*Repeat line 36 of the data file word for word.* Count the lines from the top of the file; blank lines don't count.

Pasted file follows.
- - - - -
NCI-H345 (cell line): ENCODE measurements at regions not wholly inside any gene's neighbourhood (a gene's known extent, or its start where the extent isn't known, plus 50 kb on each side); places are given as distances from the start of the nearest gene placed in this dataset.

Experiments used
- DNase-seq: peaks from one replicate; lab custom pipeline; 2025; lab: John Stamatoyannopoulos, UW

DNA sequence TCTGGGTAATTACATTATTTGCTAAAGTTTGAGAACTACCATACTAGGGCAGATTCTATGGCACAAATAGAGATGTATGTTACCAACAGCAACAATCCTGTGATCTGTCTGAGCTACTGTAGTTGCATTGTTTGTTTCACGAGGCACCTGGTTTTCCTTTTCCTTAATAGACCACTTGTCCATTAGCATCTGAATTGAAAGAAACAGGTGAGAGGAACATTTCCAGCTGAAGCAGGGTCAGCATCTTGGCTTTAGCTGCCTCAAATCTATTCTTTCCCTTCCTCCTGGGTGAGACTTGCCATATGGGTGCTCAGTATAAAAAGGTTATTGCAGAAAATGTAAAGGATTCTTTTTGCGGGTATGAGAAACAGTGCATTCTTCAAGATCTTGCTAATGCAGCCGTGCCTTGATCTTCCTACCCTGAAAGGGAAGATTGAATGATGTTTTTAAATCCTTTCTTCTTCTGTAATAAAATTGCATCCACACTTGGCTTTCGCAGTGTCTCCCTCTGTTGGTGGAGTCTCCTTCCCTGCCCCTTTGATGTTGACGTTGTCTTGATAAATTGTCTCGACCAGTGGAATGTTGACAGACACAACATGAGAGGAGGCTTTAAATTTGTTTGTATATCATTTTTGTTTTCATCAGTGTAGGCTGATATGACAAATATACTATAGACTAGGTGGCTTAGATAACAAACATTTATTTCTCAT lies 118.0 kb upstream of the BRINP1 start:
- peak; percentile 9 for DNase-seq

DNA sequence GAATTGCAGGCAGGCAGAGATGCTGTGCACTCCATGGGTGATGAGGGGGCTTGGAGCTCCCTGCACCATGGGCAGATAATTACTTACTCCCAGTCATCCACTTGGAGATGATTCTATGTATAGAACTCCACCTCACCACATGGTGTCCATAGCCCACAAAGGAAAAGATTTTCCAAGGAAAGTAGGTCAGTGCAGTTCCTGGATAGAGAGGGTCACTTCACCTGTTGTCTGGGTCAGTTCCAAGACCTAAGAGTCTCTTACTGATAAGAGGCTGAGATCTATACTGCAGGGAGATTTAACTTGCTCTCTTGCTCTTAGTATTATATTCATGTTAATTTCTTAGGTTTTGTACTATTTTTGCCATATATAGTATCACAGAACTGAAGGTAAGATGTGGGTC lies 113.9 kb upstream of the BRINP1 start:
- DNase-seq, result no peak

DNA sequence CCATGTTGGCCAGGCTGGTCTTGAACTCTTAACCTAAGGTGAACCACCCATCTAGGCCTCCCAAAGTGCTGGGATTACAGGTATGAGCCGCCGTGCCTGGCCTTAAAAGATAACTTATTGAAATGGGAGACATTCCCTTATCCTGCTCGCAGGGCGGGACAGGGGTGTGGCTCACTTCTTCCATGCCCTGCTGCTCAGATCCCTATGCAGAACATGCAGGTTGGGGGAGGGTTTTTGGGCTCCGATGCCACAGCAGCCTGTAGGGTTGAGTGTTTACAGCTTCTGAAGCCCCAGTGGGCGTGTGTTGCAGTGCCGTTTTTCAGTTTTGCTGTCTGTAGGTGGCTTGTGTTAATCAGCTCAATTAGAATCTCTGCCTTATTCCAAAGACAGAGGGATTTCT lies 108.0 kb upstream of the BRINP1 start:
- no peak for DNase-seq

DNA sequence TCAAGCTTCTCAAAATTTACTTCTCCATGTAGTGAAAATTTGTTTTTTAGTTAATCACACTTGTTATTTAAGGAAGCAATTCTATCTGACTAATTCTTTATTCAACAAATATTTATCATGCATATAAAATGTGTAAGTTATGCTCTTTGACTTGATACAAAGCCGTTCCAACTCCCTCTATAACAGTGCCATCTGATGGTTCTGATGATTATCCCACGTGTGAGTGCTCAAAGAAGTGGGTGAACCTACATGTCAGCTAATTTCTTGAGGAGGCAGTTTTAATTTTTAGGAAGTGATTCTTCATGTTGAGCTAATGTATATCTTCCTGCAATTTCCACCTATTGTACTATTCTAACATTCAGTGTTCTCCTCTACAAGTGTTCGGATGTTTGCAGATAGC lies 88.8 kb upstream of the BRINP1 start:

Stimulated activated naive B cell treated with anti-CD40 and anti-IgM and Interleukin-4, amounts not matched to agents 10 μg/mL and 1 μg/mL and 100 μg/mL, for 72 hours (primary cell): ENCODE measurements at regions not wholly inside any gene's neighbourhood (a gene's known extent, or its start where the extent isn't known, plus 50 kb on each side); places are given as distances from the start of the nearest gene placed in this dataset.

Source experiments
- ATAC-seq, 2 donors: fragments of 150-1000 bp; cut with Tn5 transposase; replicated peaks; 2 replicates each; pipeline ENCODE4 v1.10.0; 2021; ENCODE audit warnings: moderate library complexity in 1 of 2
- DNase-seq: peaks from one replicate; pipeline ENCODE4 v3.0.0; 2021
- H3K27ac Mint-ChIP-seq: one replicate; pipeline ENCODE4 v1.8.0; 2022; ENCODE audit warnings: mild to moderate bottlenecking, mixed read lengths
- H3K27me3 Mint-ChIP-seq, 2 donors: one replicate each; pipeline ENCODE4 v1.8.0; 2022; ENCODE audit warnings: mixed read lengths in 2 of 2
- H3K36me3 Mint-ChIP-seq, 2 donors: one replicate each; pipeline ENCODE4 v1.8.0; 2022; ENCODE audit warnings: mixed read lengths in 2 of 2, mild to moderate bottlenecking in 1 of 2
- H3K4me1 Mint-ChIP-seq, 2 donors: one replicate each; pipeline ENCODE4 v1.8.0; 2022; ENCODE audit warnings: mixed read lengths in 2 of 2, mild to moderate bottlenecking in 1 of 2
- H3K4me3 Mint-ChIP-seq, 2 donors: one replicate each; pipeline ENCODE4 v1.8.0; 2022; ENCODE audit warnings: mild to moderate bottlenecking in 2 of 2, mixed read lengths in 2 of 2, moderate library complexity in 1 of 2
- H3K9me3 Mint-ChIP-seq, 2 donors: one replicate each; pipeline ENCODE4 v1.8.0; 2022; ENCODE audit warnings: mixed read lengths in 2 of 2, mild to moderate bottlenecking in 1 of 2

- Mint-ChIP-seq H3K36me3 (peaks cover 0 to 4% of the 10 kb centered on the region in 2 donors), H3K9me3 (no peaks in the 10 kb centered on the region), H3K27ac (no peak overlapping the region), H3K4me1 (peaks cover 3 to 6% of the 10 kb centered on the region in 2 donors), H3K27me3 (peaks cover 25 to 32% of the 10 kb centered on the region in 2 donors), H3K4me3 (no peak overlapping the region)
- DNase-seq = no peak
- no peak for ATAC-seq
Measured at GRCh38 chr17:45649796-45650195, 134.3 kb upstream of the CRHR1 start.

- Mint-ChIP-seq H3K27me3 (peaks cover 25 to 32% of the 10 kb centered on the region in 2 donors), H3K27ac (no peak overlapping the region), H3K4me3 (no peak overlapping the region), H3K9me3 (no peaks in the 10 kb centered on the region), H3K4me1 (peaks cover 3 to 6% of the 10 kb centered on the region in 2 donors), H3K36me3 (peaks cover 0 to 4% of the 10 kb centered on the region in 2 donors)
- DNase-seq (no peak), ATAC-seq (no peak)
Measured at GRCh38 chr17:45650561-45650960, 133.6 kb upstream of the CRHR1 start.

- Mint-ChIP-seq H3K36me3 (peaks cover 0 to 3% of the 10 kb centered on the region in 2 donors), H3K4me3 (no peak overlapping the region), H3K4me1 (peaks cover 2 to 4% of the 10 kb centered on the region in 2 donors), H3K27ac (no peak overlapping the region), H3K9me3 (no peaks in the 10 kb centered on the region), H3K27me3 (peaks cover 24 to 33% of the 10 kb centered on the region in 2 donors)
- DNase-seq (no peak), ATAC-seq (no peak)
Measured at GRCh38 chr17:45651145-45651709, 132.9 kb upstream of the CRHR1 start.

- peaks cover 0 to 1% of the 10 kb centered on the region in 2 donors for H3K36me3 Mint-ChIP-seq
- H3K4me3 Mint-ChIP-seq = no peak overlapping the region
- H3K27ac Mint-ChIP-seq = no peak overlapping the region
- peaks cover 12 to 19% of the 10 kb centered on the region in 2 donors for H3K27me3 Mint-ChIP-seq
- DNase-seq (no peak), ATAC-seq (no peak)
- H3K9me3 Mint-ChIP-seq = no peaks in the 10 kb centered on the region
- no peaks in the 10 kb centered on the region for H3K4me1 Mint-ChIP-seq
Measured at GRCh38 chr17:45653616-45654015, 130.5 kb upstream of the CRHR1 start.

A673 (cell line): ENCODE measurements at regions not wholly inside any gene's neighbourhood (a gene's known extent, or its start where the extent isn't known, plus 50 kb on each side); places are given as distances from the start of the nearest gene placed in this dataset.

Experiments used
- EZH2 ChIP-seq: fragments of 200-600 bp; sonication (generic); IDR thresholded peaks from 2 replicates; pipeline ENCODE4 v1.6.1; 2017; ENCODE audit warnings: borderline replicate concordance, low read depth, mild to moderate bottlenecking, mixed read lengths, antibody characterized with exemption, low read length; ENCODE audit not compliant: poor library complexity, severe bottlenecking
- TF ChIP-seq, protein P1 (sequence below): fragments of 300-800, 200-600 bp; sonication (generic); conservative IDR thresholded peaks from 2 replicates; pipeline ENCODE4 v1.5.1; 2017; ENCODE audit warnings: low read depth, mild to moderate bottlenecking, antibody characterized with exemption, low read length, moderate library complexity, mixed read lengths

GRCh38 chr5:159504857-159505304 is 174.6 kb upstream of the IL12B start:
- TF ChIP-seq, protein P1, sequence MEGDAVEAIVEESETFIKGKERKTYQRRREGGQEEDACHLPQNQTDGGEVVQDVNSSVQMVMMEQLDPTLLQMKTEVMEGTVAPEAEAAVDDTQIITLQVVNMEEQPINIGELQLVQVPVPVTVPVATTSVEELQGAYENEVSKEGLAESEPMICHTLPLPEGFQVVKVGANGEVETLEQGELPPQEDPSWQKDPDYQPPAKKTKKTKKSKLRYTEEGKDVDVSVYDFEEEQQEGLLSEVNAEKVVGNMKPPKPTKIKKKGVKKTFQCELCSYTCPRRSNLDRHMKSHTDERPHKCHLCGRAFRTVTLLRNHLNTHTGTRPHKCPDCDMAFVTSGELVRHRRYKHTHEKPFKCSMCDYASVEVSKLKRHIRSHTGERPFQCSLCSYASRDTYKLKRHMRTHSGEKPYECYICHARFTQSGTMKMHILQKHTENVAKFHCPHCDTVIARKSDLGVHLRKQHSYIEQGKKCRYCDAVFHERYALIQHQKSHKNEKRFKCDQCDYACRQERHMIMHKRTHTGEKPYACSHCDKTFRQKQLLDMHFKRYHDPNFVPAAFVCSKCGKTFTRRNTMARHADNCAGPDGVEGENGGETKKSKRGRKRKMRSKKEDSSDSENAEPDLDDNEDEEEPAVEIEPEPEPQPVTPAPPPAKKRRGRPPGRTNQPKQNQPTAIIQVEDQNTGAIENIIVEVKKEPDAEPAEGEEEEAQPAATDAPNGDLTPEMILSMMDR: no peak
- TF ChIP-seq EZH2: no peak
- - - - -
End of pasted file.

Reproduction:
- H3K9me3 Mint-ChIP-seq = no peaks in the 10 kb centered on the region